American life in suburbs- single family homes and manicured lawns

Some folks seem to think our economy will bounce back without changing our current consumptions levels. I have links (click on the titles) to 2 article below that summarize my thoughts on two changes to American life: homes and yards.

1) We have to change our homes. This will change our lives, our families, and eventually, our society.
2) We have to change our demands of the natural landscape around us. Manicured lawns are foolish (I try to explain this to my father, who otherwise strikes me as one of the most intelligent and heroic men I know). How can we stop thinking of how our lives look in these clean-cut, wasteful, soulless terms?

1) New York Times Op: Shifting the Suburban Paradigm

I don’t care if we’re talking Le Corbusier, Cape Cods or Corinthian columns, we can’t make any progress in housing until we stop thinking about the home as decorative object and begin considering it as part of a larger whole. How does it work on the street? In the neighborhood? How is it served by transit? Is it adaptable, allowing for the housing of extended families or the hosting of an entrepreneurial endeavor? Can the owner build an accessory dwelling (a.k.a. granny flat) to do so? (Most zoning, homeowners’ associations and CCRs don’t allow for it currently.) What needs to happen to zoning, to financing, to our very notions of resale value to change the suburban condition — and by extension, the American Dream as we know it?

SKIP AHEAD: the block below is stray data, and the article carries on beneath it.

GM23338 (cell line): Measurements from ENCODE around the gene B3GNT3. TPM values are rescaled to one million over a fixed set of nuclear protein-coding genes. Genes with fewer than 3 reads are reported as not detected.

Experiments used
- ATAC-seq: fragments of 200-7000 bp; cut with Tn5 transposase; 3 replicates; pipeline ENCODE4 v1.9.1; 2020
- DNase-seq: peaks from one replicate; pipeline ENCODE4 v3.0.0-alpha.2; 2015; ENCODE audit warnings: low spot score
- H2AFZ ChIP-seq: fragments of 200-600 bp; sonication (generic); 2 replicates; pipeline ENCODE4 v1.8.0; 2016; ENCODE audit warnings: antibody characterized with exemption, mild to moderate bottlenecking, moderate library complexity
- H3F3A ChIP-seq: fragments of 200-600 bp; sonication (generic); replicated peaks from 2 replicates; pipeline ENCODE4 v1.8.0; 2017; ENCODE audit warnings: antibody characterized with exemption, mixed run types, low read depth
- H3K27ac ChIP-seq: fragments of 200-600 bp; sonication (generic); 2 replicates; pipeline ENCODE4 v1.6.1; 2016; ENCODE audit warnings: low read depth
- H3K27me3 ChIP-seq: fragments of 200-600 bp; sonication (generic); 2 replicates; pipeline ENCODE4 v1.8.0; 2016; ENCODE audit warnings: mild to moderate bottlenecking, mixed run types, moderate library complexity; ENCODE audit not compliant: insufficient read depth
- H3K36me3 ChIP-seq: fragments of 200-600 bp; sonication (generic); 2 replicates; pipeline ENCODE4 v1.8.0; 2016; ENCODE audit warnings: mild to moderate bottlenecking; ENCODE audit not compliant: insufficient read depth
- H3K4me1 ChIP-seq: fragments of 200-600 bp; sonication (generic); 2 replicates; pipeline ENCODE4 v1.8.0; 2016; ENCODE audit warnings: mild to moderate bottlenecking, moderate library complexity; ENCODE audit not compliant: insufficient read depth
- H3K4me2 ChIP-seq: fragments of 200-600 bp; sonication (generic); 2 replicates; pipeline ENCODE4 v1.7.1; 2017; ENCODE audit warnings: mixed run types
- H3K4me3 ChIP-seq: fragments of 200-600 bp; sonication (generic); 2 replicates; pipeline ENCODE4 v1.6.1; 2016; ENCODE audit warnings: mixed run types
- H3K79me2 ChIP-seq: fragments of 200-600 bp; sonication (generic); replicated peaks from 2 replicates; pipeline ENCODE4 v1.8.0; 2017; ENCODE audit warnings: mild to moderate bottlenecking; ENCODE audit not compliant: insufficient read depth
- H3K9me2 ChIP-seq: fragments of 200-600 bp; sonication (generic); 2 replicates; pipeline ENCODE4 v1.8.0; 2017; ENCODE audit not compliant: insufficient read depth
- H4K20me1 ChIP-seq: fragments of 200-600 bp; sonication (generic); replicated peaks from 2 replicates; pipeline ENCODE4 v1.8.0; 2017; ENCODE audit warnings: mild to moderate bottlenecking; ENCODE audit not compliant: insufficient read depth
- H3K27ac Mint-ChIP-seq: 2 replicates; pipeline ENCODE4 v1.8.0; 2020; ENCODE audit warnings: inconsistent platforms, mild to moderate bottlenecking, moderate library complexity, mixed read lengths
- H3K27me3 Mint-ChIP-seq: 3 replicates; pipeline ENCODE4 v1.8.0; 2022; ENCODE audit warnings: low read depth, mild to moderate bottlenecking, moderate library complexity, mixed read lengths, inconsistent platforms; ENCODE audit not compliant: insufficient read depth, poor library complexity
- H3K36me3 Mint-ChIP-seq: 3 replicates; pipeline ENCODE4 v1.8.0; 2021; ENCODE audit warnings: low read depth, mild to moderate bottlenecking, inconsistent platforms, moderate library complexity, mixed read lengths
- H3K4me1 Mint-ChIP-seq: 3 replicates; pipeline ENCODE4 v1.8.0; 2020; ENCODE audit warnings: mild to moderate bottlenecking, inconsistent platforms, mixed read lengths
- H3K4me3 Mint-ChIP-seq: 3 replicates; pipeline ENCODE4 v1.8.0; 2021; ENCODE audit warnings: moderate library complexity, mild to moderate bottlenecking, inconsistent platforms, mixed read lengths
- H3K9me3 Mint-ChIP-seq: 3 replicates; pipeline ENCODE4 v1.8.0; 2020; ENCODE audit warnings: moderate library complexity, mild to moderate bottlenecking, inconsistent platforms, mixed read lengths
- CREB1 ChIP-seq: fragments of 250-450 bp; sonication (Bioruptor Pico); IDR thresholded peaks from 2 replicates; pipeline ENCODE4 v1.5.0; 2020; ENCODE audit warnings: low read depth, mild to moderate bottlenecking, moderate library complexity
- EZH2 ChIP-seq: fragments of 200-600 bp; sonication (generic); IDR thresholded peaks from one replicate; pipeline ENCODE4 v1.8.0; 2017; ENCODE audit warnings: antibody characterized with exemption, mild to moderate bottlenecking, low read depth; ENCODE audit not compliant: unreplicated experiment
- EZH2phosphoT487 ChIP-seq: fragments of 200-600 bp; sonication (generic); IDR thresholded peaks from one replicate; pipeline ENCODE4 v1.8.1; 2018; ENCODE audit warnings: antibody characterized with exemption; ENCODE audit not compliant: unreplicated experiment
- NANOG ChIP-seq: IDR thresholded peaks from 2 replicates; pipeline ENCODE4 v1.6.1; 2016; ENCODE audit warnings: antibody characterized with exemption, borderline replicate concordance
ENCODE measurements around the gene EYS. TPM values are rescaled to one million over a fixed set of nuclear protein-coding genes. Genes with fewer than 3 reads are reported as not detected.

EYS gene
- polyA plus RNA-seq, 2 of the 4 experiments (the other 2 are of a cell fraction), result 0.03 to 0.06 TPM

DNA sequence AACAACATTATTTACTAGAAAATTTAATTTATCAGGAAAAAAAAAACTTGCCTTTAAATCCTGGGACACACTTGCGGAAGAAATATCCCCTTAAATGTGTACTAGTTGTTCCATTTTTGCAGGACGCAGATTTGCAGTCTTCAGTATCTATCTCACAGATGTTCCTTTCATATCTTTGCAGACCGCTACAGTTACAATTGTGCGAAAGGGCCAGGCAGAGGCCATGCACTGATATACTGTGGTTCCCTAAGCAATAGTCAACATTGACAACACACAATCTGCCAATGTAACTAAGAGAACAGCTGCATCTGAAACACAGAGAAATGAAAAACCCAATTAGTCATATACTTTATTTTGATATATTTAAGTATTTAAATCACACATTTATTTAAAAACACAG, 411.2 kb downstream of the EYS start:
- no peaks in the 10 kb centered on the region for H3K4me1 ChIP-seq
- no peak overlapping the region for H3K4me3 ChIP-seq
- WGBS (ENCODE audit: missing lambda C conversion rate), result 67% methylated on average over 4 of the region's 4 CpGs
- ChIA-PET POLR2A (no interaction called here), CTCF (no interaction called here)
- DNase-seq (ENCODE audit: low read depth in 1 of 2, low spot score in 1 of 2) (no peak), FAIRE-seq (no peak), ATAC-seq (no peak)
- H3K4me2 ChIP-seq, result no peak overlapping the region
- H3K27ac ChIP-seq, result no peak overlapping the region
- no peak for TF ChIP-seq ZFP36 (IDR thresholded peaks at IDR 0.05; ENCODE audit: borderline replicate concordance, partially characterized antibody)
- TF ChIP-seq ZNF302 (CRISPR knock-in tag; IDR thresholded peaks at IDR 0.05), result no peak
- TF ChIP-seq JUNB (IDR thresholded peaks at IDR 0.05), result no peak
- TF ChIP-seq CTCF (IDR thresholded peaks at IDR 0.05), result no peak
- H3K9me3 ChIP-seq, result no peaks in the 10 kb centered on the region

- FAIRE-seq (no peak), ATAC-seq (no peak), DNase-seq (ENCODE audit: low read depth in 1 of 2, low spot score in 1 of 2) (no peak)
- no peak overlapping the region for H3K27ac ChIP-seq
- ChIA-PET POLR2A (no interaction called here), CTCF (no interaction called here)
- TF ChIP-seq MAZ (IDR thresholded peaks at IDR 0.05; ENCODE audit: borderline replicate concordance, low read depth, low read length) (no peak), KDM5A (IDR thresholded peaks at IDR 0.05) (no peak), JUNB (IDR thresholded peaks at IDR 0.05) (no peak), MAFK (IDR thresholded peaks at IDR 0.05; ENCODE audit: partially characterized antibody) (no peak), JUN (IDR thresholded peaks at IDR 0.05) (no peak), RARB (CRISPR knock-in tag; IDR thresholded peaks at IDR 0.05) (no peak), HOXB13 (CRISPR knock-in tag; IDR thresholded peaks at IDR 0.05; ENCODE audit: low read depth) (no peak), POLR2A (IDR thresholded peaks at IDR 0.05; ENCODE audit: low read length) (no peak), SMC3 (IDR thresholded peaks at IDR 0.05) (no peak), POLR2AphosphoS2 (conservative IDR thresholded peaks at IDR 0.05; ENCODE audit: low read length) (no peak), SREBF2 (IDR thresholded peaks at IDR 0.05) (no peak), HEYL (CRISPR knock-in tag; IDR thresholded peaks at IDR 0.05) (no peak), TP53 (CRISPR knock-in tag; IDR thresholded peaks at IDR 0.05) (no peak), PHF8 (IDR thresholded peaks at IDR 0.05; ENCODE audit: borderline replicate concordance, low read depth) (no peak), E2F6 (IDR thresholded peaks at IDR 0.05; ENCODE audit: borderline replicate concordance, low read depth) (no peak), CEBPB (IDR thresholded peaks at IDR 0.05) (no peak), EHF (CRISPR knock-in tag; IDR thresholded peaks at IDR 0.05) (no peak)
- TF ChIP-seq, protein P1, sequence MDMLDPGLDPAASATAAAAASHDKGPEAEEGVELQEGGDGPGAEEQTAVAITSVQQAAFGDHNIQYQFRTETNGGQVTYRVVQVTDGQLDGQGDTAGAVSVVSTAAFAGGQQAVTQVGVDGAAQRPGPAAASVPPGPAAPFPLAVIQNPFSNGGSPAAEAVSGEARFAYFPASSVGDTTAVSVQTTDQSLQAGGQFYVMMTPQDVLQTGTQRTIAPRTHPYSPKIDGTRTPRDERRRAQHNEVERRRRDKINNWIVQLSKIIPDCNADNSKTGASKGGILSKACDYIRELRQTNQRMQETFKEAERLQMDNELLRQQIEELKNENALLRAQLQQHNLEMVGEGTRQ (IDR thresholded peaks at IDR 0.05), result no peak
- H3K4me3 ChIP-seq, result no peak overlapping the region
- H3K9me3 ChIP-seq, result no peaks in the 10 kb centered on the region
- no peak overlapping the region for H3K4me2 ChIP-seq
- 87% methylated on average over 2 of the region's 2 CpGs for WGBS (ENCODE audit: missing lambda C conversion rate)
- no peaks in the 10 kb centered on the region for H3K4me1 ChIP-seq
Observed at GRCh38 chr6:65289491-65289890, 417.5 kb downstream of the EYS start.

We’re beyond the point of a fresh coat of paint and a new sales pitch. If we’re going to continue to hold on to the single-family home, we need to transform it. There is a demand for smaller, more energy-efficient homes in less car-dependent neighborhoods; all aspects of the industry, from designers to lenders to planners to consumers, should meet it. In this era of anti-government fervor, subsidizing the American Dream isn’t an option; transforming it is the only one we’ve got.

I think it is hilarious that we have to study how to make a home fit as a part of its surroundings. We used to build homes into hillsides, considering the sun, using local materials. When you had the income and need to build another room, you simply added on another room. How far did you live from town? As far as your local road permitted. Since we have done away with so many inconveniences in infrastructure (via government subsidy), now we are wondering how to go back and build smarter.

2) Tall Grass Grows Sales
“I hear from Realtors, and I hear from buyers that part of the reason they bought here was because of the landscape and the sustainability and the green-forward thinking.”

Why are these things called forward thinking when they are actually a return to 1000s of years of building and living knowledge?


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